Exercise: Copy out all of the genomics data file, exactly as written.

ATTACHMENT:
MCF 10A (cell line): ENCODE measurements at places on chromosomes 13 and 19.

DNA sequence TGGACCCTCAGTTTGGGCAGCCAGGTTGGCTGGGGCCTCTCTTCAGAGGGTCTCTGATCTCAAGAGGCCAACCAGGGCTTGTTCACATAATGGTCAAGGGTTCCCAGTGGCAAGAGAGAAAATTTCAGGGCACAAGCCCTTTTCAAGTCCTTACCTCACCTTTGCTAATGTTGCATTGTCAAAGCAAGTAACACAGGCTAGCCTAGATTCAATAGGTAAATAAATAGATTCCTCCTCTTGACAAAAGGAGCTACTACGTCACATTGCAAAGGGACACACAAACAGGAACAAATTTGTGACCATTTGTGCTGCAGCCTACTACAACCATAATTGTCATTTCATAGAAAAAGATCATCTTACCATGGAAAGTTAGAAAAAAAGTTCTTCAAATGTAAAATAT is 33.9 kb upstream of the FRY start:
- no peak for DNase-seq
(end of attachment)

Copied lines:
MCF 10A (cell line): ENCODE measurements at places on chromosomes 13 and 19.

DNA sequence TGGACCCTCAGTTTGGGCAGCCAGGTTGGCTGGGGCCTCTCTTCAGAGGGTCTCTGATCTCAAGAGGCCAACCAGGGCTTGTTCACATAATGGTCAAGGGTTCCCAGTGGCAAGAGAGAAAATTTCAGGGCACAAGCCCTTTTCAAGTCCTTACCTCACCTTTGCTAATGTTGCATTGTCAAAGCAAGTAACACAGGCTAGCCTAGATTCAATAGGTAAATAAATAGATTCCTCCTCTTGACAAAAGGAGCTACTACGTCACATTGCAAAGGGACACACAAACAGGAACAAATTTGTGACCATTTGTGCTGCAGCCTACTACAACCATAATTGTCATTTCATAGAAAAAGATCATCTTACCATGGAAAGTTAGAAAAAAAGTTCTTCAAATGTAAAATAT is 33.9 kb upstream of the FRY start:
- no peak for DNase-seq